The culture minister John Whittingdale is embroiled in a story about his relationship with a consort considered unsuitable for a minister of the crown. It is tempting to link his story to that of the affair of the hapless John Profumo, many years ago
The context to this story is the febrile political atmosphere in the UK, where there is an appetite for political mischief in the run-in to the EU referendum.
Political activists are lining up to find and or refute stories to discredit other activists. Among several stories this week, there are reports of the dire consequences of a Yes Vote or a No Vote with requisite rebuttals.
The Prime Minister, is unsurprisingly one of the Prime Targets. He has become embroiled in the wikileaks of tax practices of the globally powerful, emerging from from the Panamanian firm Mossack Fonseka.
His reactions in the House of Commons earlier this week produced a remarkable set of actions. Defending his financial arrangements, Mr Cameron published details for public consumption, and announced it would become an obligation in the future for PM and Chancellor of the Exchequer. Lesser ministers and infantry MPs would only do this if their consciences demanded it of them. The Chancellor quickly responded as requested. So did Boris Johnson for the sake of his conscience or political aspirations, and Jeremy Corbin as a gesture of solidarity towards the forces of political transparency.
Dennis Skinner, the celebrated lion of the labour left, was expelled from the House for refusing to retract his use of the D word (as The Speaker delicately put it, in the term Dodgy Dave). Dennis refused and achieved his much-desired symbolic victory by stalking out of the chamber, head held high.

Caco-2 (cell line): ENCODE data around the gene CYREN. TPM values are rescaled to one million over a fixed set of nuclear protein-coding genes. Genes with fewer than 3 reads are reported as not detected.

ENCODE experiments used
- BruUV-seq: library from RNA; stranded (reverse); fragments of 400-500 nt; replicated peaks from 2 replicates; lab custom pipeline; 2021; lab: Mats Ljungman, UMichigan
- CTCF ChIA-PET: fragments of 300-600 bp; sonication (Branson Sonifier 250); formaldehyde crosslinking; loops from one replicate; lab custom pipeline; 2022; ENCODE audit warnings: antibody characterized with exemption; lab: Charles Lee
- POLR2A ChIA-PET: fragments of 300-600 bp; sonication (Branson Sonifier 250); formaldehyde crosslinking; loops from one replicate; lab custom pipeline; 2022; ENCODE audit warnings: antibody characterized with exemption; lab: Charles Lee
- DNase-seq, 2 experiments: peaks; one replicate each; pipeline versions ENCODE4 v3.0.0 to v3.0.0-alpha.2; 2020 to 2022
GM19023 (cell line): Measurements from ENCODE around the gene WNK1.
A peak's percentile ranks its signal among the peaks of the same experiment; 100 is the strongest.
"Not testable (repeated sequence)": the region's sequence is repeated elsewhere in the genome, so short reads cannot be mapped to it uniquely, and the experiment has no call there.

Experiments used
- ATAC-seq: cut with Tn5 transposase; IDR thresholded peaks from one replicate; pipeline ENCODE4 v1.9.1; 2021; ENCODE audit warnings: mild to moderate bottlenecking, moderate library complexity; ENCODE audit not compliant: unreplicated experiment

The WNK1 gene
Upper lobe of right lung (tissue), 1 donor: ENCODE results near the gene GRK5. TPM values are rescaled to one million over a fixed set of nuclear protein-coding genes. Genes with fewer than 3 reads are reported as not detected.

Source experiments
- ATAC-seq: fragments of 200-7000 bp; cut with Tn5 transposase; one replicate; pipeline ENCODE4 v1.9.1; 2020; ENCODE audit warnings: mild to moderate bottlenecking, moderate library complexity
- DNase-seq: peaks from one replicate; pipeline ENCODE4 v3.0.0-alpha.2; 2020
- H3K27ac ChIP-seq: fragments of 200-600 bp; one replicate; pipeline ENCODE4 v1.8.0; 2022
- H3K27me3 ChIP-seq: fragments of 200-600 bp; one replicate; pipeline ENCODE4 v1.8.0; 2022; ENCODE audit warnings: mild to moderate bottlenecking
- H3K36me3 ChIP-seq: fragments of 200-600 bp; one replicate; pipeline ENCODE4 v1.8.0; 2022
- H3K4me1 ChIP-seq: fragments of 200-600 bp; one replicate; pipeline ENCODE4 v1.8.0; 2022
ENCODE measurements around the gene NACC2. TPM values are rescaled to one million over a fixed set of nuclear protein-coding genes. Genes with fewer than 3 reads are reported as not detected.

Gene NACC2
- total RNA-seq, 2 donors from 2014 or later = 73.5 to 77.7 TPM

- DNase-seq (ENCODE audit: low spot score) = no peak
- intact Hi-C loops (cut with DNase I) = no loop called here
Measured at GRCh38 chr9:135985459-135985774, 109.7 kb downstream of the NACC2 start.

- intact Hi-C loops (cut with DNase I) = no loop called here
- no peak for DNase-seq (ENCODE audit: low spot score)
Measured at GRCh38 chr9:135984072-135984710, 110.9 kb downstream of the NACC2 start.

Then the Whittingdale story bubbled up
Then the Whittingdale story bubbled up. The Open Democracy website had produced a story it claimed that the press had decided against publishing. The extended article essentially was around the relationship between Mr Whittingdale and the Press:
The promotion of the former chair of the House of Commons Department of Culture, Media and Sport select committee to Culture Secretary last year means that John Whittingdale’s lengthy relationship with a professional dominatrix and fetish escort – known to leading national newspaper groups who held back from publishing any detail – left him increasingly open to potential blackmail.
The Case of John Profumo
I was immediately struck by the echoes of a far greatest political scandal which helped change the cultural landscape of sleepy post-war Little England in the 1960s. It was Brilliantly summed up by Mark Steyne in his obituary to Mandy Rice Davis who died a near cultural icon in 2014.
Mandy Rice-Davies was the tarty, assured, provincial teen who toppled a Conservative prime minister, Harold Macmillan, in the summer of 1963, and eventually his successor, Lord Home…
John Profumo embroiled in a story with sex parties, masked aristocrats, and Russian spies, resigned – not because he was untrue to his wife but because he was untrue to the House of Commons.
Profumo went on to live a life of blameless self-sacrifice. Mandy went on to national fame, and a court appearance which yielded one of the most quoted defences of the weak facing a claim of innocence by the powerful (‘Well, he would say that wouldn’t he’). Later she advised in a West End musical musical on the affair.
Back to the future
A little research revealed that the comparison with Whittingale and John Profumo scandal had already been made. The story did not gain traction at the time. It may have been to do with its release on April 1st this year, the day of false stories.
However, the BBC was on the case. Much bruised by John Whittingdale’s view on the future of public broadcasting, it entered the fray. A Newsnight debate triggered further press interest.
The story has its shoes on and is up and running. As I prepare a first draft [Wednesday April 14 2016], the first protagonists are heading for the news studios. Inevitably, expect more non-denial denials to follow from the uncomfortable Mr Bigs waiting for their entrances into the circus ring.
To be continued